The S&P 500 index is still in a higher trend and if it breaks past the 950 level, it is likely to extend the rally toward 1,000, according to Chris Locke, MD of Oystertrade.com Management. But the index is still in a bear market, he added.
"Overall, I see this as broad sideways consolidation within an overall bear market. So, this is not a bull market for me," Locke said. "The extent of this consolidation could last into August."
If the S&P remains in the 880 to 850 region, "then the short-term trend remains up." But if the index reaches the 950 level, it could extend the rally towards 1,050, or even 1,120, Locke told CNBC, although he said he thinks it would be unlikely to do so at the moment.
But the index will remain "firm into the period of August," Locke noted.
"After that, I see some weakness coming back in, with the worst part of this into 2010," he said. "The best of the rallies have been seen."
In addition, New York light crude is likely to move up to $75 a barrel by the end of the year, Locke told "Squawk Box Europe."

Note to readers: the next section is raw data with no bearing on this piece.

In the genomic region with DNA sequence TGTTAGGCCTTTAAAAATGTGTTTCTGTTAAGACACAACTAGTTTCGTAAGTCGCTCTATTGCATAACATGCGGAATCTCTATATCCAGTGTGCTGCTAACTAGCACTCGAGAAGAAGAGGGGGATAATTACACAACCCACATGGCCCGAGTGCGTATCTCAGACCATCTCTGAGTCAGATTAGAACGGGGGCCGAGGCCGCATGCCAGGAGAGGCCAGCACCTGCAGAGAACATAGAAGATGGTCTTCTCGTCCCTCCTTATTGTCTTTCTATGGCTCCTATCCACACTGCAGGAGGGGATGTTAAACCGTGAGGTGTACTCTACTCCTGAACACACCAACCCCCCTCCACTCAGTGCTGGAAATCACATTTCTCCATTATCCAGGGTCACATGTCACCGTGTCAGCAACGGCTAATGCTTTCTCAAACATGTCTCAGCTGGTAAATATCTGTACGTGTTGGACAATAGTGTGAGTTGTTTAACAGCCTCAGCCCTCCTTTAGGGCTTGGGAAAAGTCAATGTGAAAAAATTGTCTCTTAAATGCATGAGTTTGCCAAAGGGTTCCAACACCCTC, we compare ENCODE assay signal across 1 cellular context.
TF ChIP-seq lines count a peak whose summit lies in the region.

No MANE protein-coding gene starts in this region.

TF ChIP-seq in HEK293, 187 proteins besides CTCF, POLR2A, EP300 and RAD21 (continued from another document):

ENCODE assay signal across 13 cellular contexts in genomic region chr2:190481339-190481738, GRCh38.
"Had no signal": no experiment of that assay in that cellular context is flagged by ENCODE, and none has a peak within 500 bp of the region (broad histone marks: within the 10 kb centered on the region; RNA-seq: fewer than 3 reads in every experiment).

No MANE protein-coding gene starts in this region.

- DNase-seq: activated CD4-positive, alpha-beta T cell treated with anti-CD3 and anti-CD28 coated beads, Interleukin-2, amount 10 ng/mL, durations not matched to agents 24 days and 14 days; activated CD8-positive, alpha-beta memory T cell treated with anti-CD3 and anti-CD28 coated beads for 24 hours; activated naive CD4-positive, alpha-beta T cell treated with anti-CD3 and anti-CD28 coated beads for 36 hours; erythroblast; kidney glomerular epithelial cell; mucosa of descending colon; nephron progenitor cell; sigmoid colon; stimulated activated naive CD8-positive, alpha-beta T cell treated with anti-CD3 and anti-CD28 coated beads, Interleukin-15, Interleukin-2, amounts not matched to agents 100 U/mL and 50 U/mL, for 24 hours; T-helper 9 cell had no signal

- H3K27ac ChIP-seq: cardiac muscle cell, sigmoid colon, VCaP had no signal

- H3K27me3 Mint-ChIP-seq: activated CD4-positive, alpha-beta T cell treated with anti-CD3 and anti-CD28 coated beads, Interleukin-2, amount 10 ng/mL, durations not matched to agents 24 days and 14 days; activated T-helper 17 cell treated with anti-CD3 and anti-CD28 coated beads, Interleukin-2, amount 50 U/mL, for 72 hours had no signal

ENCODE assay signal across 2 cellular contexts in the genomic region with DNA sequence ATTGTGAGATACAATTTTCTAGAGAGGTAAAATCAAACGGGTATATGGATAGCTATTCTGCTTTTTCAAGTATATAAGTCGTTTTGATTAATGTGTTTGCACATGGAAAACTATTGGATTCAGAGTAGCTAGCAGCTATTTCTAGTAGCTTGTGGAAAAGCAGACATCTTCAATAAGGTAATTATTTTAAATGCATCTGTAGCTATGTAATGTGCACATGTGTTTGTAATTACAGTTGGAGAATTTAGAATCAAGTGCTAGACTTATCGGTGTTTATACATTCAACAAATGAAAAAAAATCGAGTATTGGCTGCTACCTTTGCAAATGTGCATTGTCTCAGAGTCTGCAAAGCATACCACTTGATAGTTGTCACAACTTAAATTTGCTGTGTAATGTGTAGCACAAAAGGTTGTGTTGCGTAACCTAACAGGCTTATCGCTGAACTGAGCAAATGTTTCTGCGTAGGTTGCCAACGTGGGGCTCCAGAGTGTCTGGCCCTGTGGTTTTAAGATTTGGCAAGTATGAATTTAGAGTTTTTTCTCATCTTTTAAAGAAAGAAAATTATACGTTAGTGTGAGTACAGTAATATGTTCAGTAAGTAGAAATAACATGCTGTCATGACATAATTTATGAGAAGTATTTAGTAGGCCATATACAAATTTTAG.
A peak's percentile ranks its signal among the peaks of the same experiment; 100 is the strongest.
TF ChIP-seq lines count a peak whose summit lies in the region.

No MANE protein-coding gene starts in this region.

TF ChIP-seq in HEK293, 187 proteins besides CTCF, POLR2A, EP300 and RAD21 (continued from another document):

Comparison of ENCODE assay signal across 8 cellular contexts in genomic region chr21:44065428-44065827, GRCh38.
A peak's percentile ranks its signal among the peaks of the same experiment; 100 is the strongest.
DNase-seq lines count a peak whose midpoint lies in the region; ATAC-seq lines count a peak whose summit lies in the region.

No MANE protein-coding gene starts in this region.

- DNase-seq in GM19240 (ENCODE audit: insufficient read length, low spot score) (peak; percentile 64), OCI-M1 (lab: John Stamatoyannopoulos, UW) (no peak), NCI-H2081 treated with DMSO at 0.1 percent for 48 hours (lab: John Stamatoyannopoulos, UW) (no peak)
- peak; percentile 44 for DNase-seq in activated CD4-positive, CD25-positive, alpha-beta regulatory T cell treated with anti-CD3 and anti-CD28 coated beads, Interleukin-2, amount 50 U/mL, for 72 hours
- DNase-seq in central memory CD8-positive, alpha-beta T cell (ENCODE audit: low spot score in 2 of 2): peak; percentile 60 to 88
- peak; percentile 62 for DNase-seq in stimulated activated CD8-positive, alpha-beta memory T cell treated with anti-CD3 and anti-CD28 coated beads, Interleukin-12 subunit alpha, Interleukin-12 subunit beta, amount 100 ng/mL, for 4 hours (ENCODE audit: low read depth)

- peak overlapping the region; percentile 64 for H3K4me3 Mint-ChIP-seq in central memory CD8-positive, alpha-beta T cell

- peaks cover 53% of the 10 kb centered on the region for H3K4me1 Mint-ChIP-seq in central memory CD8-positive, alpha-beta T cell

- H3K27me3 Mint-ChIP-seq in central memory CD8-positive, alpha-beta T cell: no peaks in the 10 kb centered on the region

"I expect crude oil to remain firm through most of the year, probably into December," he said.
Risk Rally Could Take S&P to 1,000: Strategist
In the near-term, we're likely to see the stock market rally and the risk-asset price rally continue through the Northern Hemisphere's summer, Benjamin Pedley, MD and investment strategist at LGT Investment Management in Asia, said Wednesday.
"This is very much a relief bear-market rally," he added.
In terms of the S&P 500 index, Pedley sees the rally extending to the 1,000 level, possibly even 1,050.
"The risk rally could continue. But whether it's sustained, I very much doubt because some of the improvements that we've seen in sentiment readings are coming from a very low base and people became basically immune to very bad news over the past year or more," Pedley told CNBC.
"One would expect that the markets are more set up for disappointment in a couple of months rather than likely to be surprised to the upside."
"This is more of a rally to sell into, rather than one that we should be trying to jump on and try and extract the last 10 to 15 percent out of," he added.